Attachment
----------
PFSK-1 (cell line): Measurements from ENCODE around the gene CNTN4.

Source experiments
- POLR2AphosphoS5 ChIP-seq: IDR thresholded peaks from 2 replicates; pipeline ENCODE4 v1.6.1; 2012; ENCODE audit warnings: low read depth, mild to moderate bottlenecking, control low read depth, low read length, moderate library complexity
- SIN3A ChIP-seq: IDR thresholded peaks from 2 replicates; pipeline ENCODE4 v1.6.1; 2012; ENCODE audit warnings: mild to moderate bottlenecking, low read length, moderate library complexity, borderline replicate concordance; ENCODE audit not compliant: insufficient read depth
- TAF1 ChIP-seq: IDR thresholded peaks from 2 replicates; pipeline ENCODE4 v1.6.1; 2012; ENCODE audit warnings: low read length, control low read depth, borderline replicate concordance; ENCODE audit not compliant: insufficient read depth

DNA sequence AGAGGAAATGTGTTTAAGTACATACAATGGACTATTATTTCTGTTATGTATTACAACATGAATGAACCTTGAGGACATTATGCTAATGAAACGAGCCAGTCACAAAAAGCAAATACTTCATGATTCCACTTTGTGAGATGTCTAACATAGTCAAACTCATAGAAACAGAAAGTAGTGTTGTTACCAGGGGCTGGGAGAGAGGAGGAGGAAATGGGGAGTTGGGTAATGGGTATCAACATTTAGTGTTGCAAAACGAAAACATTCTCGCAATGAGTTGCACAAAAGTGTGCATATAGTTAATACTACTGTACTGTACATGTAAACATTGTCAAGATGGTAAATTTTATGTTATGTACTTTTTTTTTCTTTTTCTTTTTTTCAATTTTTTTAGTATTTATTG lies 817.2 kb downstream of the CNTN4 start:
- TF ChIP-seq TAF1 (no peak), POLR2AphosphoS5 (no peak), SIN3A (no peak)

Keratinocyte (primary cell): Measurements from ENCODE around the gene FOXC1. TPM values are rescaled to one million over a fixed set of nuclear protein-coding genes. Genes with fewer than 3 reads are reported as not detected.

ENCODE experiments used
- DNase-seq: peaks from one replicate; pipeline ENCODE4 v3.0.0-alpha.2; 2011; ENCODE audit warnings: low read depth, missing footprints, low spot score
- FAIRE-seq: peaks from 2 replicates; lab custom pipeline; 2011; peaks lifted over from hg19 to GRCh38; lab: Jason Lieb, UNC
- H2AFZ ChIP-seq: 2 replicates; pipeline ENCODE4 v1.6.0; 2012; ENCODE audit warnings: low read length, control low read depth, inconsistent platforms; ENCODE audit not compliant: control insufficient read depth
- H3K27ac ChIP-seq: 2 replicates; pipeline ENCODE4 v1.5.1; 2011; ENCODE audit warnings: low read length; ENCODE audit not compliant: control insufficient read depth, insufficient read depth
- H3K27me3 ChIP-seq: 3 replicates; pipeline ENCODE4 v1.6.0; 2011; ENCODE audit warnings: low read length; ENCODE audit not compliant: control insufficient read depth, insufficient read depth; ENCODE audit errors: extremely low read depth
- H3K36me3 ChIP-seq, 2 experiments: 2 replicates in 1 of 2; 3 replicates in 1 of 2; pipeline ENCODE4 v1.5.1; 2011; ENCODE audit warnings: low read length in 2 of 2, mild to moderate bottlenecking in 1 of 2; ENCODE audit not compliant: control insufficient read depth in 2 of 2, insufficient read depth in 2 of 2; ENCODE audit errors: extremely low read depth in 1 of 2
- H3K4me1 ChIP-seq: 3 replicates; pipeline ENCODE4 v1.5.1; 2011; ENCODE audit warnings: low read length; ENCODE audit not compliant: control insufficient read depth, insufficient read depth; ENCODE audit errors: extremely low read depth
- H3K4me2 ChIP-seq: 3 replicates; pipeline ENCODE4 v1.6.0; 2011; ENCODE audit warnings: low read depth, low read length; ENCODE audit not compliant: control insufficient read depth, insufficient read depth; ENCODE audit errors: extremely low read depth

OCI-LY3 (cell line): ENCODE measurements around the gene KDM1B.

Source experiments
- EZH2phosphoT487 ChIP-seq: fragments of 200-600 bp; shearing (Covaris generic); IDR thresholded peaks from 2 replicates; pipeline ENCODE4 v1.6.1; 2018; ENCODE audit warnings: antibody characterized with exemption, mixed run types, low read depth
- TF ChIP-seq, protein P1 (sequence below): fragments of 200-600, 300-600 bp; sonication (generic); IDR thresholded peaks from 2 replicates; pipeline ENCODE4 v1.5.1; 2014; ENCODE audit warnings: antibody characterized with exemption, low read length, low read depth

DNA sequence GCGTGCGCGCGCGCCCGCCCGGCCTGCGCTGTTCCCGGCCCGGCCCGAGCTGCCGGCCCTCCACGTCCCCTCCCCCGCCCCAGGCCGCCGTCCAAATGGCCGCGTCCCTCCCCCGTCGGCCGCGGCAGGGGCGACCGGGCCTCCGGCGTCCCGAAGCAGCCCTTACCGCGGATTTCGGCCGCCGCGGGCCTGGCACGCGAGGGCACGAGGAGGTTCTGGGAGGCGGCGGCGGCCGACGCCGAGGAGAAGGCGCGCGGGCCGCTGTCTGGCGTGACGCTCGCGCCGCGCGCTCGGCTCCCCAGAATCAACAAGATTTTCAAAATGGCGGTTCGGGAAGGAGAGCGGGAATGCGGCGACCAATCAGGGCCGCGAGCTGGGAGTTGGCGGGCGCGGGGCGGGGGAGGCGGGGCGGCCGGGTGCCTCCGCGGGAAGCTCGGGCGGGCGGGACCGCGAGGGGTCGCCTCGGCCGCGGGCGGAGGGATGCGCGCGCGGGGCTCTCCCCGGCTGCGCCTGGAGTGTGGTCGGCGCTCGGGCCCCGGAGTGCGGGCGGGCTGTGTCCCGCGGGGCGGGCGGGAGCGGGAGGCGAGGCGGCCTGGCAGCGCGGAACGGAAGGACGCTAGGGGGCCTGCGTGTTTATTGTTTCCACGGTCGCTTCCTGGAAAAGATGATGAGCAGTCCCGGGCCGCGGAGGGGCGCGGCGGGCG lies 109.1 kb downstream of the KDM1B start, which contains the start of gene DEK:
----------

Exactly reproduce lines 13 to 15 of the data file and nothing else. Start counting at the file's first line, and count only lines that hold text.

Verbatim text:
- H3K27ac ChIP-seq: 2 replicates; pipeline ENCODE4 v1.5.1; 2011; ENCODE audit warnings: low read length; ENCODE audit not compliant: control insufficient read depth, insufficient read depth
- H3K27me3 ChIP-seq: 3 replicates; pipeline ENCODE4 v1.6.0; 2011; ENCODE audit warnings: low read length; ENCODE audit not compliant: control insufficient read depth, insufficient read depth; ENCODE audit errors: extremely low read depth
- H3K36me3 ChIP-seq, 2 experiments: 2 replicates in 1 of 2; 3 replicates in 1 of 2; pipeline ENCODE4 v1.5.1; 2011; ENCODE audit warnings: low read length in 2 of 2, mild to moderate bottlenecking in 1 of 2; ENCODE audit not compliant: control insufficient read depth in 2 of 2, insufficient read depth in 2 of 2; ENCODE audit errors: extremely low read depth in 1 of 2